Monopoly Reborn in Telecom Business

By Gus Tyler

Published March 04, 2005, issue of March 04, 2005.
  • Print
  • Share Share

In 1984, the courts made a historic decision in America’s longtime battle to “bust the trusts.” The American Telephone and Telegraph Company was ordered to break up into many small pieces to restore competition in our “free enterprise” society.

Now it appears that the monopoly once held by AT&T is being restored — albeit under another name. It will fall under the auspices of an outfit that is a merger of two telecommunication giants, as Verizon Communications buys up SBC Communications.

None of this perversion of the “free enterprise” ideal should come as a surprise, however.

The tendency in a supposedly competitive economy toward merger and monopoly was noted by the great Adam Smith, author of the epic book “The Wealth of Nations,” way back in 1776, when he wrote:” People of the same trade seldom meet together, even for merriment and diversion, but the conversation ends in a conspiracy… to raise prices.”

In the closing decade of the 19th century in the United States, in a time dubbed as ‘the age of the ‘robber barons,’” Congress moved decisively to curb the trend toward monopolies when it passed the Sherman Antitrust Act. But, irony of ironies, the first organization to be charged with violation of the new law was a labor union, the Danbury Hatters, who were charged, when they went on strike, with a “combination… or conspiracy in restraint of trade and commerce.” The union and its members were fined triple damages for the losses of the companies involved.

There was such a hue and cry that a few years later, it was necessary to pass another anti-trust law that specifically absolved labor unions.

Then the courts put a neat new twist on the interpretation: They began to decide when a monopoly was good for the country and when it was bad. Which meant that the judge or judges in the case could, by their own judgment, enforce or invalidate the law.

While the unification of telecom is, like almost all other trusts, a way to fix prices through monopoly, oligopoly or cartel, it is in another respect, more pernicious. It tends to create a monopoly in that sector of the economy that plays a major role in shaping public opinion.

At present, however, the phone mergers do not enjoy such a monopoly in the making of the public mind, because the telephone business is challenged by the cable system that offers the merged telephone business a real challenge and real competition. Indeed, the cable crowd is also moving out to cut into the field of telephonic services directly.

But we have not heard the end of the story yet. In this age of mergers and acquisitions, what is there to keep the two mammoth moguls in telephone and cable from merging?

What a golden opportunity to brainwash a nation that once prided itself on using the public airwaves to expose its citizens to the kind of diversity of opinion that is the life of a democratic society.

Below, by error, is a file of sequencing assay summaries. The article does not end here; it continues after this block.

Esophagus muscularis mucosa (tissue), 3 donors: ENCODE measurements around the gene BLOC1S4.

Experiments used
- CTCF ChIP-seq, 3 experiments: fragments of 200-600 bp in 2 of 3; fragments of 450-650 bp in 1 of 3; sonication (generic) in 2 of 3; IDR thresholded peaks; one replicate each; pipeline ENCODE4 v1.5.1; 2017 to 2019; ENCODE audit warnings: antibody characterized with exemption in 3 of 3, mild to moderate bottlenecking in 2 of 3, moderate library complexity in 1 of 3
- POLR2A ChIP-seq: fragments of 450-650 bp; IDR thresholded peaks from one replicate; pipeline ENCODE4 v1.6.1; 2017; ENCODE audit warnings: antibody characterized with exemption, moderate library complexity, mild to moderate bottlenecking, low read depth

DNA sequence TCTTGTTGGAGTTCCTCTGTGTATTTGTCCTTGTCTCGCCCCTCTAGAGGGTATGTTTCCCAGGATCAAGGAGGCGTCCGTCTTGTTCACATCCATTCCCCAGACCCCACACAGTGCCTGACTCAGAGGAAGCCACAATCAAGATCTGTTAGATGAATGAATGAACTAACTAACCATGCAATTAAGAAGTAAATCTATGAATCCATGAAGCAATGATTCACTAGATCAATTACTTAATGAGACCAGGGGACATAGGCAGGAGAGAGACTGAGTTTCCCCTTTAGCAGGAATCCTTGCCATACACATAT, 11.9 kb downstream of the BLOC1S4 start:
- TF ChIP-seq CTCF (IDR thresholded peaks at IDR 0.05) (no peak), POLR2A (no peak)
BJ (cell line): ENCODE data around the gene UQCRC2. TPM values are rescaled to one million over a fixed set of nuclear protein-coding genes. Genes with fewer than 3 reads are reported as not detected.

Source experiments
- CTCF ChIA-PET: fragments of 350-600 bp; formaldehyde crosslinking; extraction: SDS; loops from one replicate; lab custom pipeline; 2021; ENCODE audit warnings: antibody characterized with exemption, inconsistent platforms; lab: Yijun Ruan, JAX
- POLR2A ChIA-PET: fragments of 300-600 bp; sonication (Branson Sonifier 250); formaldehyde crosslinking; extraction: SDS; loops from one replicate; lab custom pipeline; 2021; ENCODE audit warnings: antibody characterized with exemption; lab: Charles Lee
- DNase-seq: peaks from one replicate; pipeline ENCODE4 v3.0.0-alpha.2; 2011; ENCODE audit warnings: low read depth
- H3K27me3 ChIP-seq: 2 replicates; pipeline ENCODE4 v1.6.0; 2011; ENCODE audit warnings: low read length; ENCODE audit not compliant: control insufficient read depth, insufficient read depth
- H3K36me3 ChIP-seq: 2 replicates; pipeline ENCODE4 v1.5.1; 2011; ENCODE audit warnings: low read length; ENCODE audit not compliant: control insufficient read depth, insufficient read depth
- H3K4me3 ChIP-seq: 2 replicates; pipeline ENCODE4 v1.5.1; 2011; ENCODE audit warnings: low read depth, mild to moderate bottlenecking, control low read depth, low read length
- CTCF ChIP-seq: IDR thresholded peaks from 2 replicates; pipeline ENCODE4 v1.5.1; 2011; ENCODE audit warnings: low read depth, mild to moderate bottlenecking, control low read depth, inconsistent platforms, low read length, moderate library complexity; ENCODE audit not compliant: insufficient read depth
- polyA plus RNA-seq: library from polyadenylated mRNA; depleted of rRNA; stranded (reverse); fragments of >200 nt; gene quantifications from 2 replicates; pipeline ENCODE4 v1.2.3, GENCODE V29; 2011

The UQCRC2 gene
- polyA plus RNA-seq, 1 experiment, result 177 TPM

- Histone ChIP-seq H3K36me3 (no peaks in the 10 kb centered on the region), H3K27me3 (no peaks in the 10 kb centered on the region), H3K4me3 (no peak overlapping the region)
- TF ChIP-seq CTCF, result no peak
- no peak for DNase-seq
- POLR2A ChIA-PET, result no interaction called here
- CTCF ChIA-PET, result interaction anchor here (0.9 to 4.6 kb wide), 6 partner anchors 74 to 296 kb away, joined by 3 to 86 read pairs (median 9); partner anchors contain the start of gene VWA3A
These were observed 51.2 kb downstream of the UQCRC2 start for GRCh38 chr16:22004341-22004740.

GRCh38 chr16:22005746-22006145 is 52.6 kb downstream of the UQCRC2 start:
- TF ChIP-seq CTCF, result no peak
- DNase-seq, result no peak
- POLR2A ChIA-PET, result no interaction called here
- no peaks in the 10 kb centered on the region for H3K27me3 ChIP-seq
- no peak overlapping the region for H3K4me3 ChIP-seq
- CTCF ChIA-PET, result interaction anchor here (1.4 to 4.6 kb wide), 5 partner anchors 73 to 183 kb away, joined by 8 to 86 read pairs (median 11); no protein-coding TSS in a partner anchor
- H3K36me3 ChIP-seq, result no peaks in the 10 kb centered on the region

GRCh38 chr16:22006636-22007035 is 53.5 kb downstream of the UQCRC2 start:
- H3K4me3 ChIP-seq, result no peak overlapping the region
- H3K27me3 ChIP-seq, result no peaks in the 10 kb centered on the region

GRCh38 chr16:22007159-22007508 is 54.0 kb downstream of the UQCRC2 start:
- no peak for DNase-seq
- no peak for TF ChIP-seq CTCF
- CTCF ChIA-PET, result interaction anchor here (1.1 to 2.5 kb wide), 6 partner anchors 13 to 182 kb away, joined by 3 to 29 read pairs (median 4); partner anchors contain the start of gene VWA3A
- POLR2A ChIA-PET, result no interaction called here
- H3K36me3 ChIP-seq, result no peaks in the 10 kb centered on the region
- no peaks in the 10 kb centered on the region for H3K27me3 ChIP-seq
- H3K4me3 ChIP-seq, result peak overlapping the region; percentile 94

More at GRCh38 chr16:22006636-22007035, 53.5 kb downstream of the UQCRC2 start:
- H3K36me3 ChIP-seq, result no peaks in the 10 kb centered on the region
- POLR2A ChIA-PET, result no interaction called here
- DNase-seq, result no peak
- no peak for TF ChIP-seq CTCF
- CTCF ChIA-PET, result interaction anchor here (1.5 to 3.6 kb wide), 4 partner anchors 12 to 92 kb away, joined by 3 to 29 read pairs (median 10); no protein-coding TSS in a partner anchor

Find us on Facebook!
  • The rose petals have settled, and Andi has made her (Jewish?) choice. We look back on the #Bachelorette finale:
  • "Despite the great pain and sadness surrounding a captured soldier, this should not shape the face of this particular conflict – not in making concessions and not in negotiations, not in sobering assessments of this operation’s achievements or the need to either retreat or move forward." Do you agree?
  • Why genocide is always wrong, period. And the fact that some are talking about it shows just how much damage the war in Gaza has already done.
  • Construction workers found a 75-year-old deli sign behind a closing Harlem bodega earlier this month. Should it be preserved?
  • "The painful irony in Israel’s current dilemma is that it has been here before." Read J.J. Goldberg's latest analysis of the conflict:
  • Law professor Dan Markel waited a shocking 19 minutes for an ambulance as he lay dying after being ambushed in his driveway. Read the stunning 911 transcript as neighbor pleaded for help.
  • Happy birthday to the Boy Who Lived! July 31 marks the day that Harry Potter — and his creator, J.K. Rowling — first entered the world. Harry is a loyal Gryffindorian, a matchless wizard, a native Parseltongue speaker, and…a Jew?
  • "Orwell would side with Israel for building a flourishing democracy, rather than Hamas, which imposed a floundering dictatorship. He would applaud the IDF, which warns civilians before bombing them in a justified war, not Hamas terrorists who cower behind their own civilians, target neighboring civilians, and planned to swarm civilian settlements on the Jewish New Year." Read Gil Troy's response to Daniel May's opinion piece:
  • "My dear Penelope, when you accuse Israel of committing 'genocide,' do you actually know what you are talking about?"
  • What's for #Shabbat dinner? Try Molly Yeh's coconut quinoa with dates and nuts. Recipe here:
  • Can animals suffer from PTSD?
  • Is anti-Zionism the new anti-Semitism?
  • "I thought I was the only Jew on a Harley Davidson, but I was wrong." — Gil Paul, member of the Hillel's Angels. http://jd.fo/g4cjH
  • “This is a dangerous region, even for people who don’t live there and say, merely express the mildest of concern about the humanitarian tragedy of civilians who have nothing to do with the warring factions, only to catch a rash of *** (bleeped) from everyone who went to your bar mitzvah! Statute of limitations! Look, a $50 savings bond does not buy you a lifetime of criticism.”
  • from-cache

Would you like to receive updates about new stories?




















We will not share your e-mail address or other personal information.

Already subscribed? Manage your subscription.